Lawrence Weiner’s Concept Art Movement Godfather Dies

Lawrence Weiner, one of the main sponsors of the conceptual art movement, has died at the age of 79. Born on February 10, 1942, he was one of the central figures in the formation of conceptual art in the 1960s. His work often took the form of typographic texts, a form of word art.

His gallery, Lisson, issued the following statement: “An influential artist and a pioneer in his craft, Lawrence Weiner was the producer of many textual works that manifested themselves as public works of art, slogans on walls, t-shirts and manholes. blankets; indeed, they could transform any imaginable surface. Best described as thought sculptures, Weiner defined his sculptural medium simply as “the language + the material referred to”, in the sense that language is a building material. As a result, his first book Statements (1968) contains 24 descriptions of typewritten works, of which only a few have been made, suggesting that the existence of a work requires a readership rather than a physical presence.

Lawrence Weiner Lisson Gallery 50th anniversary Vinyl Factory London Photo © Artlyst

Here is an example :

1. THE ARTIST CAN BUILD THE WORK

2. THE PART CAN BE MANUFACTURED

3. THE ROOM DOES NOT NEED TO BE CONSTRUCTED

EACH ONE BE EQUAL AND CONSISTENT WITH THE ARTIST’S INTENT THE DECISION

AS TO THE CONDITION REPOSED WITH THE RECIPIENT ON THE OCCASION OF THE RECEPTION.

LAWRENCE WEINER, STATEMENT OF INTENT, 1968

Before arriving at his instantly recognizable style of carefully composed word-sculptures and distinctive typeface, Weiner experimented with the media and materials of late minimalism, producing landmark works such as THE REMOL FROM THE LATHING OR SUPPORT WALL OR WALL BOARD FROM A WALL (1968) which he produced for the Lisson Gallery group exhibition in 1970, “The Wall Show”, organized by Nicholas Logsdail, as well as for “When Attitude Become Forms”, organized by Harald Szeeman .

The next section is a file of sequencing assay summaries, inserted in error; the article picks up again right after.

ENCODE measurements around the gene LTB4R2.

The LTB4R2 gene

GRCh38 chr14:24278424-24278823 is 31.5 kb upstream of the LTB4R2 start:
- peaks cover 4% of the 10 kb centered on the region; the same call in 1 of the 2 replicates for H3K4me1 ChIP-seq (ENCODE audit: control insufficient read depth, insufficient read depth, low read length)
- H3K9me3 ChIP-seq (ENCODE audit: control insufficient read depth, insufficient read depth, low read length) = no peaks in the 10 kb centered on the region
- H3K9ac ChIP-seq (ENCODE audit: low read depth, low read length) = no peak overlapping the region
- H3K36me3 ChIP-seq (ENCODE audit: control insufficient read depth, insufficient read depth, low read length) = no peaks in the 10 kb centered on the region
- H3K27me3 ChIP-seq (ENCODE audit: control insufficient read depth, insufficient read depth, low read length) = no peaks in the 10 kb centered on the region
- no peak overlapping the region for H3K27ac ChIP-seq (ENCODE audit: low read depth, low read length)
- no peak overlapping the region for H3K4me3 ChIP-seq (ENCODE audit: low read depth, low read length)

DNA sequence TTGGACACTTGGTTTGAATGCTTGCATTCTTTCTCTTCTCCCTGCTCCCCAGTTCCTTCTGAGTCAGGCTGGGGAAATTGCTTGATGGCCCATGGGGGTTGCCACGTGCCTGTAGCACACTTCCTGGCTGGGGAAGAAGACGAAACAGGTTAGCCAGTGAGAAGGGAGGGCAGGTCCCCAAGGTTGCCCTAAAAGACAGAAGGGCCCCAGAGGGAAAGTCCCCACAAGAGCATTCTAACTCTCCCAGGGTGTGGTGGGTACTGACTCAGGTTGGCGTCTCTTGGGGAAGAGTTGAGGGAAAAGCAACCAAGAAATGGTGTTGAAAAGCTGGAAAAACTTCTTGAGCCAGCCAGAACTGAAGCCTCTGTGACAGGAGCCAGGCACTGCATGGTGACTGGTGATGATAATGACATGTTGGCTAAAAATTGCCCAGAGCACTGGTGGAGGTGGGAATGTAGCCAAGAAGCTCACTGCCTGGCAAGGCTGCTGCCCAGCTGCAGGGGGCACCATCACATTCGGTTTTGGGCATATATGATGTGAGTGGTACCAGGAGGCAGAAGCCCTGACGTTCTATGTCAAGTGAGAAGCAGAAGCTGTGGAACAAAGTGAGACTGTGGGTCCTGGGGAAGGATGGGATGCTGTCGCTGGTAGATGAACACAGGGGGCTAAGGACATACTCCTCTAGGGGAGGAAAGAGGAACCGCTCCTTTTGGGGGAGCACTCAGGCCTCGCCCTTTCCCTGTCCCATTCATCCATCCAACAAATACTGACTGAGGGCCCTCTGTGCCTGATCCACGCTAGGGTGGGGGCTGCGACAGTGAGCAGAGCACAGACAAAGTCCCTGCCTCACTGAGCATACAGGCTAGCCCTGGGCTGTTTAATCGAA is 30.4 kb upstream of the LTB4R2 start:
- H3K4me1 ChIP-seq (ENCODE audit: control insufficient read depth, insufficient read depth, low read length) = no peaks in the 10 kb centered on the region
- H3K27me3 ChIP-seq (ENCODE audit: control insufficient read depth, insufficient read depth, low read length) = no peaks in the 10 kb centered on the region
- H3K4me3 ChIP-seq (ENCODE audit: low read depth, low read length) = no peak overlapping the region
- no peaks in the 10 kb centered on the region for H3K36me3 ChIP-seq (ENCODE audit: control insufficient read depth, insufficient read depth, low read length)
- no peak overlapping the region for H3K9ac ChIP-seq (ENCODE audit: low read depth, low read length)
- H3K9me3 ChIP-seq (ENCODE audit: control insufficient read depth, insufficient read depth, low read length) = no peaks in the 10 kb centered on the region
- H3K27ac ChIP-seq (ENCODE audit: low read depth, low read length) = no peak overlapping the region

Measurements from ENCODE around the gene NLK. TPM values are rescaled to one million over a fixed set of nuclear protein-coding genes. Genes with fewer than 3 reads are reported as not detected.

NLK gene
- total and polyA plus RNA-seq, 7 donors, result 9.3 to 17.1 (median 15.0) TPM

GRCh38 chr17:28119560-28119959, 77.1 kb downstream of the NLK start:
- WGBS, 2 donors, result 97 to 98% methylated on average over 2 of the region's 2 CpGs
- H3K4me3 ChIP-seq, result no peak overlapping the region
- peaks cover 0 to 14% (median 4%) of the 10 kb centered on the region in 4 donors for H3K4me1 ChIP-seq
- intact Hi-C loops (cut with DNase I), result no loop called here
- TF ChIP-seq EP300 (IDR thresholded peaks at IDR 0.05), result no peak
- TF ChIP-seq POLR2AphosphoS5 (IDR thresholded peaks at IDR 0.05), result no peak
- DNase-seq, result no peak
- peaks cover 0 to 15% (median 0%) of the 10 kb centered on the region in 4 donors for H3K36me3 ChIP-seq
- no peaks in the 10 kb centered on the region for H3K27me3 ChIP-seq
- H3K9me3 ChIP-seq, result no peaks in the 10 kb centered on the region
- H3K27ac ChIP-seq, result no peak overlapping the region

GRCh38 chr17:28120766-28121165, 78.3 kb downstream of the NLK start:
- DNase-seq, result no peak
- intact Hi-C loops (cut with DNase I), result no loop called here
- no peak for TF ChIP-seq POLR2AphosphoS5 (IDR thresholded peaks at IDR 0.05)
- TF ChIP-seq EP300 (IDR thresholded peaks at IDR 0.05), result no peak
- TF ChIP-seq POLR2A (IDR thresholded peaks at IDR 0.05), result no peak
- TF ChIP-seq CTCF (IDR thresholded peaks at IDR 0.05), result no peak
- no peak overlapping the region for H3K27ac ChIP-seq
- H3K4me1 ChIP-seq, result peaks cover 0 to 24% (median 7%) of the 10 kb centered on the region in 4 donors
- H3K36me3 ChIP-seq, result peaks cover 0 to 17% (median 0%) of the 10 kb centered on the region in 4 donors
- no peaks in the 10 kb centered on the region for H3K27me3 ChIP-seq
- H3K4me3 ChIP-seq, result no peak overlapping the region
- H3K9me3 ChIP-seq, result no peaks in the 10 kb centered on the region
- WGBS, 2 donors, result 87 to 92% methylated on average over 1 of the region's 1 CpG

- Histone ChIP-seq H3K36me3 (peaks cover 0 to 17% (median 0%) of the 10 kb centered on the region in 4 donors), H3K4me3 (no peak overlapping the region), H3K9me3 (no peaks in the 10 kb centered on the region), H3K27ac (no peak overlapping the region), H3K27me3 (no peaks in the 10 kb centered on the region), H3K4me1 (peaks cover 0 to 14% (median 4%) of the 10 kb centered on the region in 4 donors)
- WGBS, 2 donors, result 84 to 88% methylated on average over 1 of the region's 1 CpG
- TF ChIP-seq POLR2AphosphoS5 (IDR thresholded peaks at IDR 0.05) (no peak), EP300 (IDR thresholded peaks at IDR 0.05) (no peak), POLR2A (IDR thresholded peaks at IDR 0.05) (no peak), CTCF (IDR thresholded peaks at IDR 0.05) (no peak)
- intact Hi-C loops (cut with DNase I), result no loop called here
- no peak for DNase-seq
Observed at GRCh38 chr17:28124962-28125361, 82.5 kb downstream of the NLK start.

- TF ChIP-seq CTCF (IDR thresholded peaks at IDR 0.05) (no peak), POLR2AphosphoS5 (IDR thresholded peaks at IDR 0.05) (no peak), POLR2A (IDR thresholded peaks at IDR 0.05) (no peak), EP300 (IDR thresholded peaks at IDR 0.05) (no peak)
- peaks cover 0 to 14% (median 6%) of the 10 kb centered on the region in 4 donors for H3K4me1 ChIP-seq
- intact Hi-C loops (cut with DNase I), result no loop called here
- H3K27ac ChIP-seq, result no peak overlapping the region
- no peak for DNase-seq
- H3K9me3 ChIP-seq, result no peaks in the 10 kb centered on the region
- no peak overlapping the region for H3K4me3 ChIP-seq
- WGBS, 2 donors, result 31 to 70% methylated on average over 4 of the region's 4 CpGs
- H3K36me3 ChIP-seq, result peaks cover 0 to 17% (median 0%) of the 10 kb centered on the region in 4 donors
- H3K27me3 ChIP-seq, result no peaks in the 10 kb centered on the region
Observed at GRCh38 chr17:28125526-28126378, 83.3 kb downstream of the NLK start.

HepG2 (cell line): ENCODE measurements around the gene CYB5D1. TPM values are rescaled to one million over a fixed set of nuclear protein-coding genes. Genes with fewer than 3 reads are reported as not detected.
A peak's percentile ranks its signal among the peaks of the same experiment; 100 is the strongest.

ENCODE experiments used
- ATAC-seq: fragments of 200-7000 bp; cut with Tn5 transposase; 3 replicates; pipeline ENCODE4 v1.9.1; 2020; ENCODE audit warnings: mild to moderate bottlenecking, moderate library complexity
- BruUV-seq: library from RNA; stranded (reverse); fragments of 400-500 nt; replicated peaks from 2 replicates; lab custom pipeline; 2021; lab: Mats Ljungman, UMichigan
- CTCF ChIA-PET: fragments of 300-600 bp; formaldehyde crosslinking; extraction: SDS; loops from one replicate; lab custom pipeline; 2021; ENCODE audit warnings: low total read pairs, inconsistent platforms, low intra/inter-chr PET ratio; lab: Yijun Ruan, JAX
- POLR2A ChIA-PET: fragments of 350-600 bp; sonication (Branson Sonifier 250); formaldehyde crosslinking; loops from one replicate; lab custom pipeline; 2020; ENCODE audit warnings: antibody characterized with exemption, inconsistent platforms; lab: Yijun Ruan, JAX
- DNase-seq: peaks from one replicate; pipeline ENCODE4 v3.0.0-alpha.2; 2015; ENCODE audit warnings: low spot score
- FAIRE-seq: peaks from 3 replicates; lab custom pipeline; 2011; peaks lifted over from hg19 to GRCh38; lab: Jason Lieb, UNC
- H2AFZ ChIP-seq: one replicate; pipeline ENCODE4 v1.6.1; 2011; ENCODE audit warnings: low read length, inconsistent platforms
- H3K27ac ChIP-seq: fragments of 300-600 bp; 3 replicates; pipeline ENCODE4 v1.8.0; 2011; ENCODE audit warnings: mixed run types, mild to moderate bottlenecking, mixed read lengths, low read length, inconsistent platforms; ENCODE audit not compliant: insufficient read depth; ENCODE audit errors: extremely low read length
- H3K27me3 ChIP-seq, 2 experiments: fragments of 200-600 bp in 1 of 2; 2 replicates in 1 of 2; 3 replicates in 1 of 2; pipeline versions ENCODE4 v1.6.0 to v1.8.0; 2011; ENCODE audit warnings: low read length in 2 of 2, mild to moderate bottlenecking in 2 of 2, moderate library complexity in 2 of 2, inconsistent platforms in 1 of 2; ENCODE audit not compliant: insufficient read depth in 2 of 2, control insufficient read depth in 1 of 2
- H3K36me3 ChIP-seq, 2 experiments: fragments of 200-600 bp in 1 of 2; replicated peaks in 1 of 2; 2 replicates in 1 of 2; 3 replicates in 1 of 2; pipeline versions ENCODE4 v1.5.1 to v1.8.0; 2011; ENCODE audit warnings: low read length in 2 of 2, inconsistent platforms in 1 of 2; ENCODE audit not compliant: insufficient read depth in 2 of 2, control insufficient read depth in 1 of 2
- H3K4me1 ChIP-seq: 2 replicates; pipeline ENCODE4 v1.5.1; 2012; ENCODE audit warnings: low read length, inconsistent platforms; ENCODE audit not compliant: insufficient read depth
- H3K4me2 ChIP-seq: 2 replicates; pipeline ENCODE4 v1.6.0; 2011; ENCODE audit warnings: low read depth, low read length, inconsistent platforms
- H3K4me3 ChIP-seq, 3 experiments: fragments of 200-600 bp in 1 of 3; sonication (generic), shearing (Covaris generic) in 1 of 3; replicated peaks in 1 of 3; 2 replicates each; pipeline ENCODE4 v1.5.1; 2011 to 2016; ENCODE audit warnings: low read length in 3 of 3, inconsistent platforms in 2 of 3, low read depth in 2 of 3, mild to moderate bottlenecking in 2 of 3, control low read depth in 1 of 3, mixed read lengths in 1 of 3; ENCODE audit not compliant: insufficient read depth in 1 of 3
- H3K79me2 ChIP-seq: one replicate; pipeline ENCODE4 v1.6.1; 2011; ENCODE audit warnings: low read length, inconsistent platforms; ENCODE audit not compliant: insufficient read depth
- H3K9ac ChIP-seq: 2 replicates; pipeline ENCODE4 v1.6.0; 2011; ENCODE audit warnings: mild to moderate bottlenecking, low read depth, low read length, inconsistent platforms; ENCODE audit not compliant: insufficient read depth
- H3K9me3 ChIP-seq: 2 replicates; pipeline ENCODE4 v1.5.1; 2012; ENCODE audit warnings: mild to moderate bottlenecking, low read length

Lawrence Weiner, conceptual art movement, godfather, dies, obituary

Self-taught as an artist, his urgency in making art accessible and engaging stems, he says, from his childhood in the South Bronx: “I didn’t have the advantage of a middle-class perspective. Art was something else; the art was the notes on the wall, or the messages left by other people. I grew up in a city where I had read the walls; I always read the walls. I like to put my work on the walls and let people read it. Some will remember it, then someone else will come and put something else on it. It becomes archeology rather than history. (2013)

In a 2020 interview with Kim Gordon for Interview Magazine, Weiner made some profound statements about the definition, utility, and generative nature of art: “A lot of people have been able to copy what I’ve done, and it’s good. That’s what art is for. Art is for the use of people… Art is people who saw the configuration and were not satisfied with it and went to change the configuration of our way of looking at objects.

The cause of death was not stated, although he said in an interview in 2020 that he was undergoing treatment for an unspecified form of cancer.

“We offer our deepest condolences to his family, especially his wife Alice and daughter Kirsten.”

Photo by Philip-Daniel Ducasse courtesy of Lisson Gallery.

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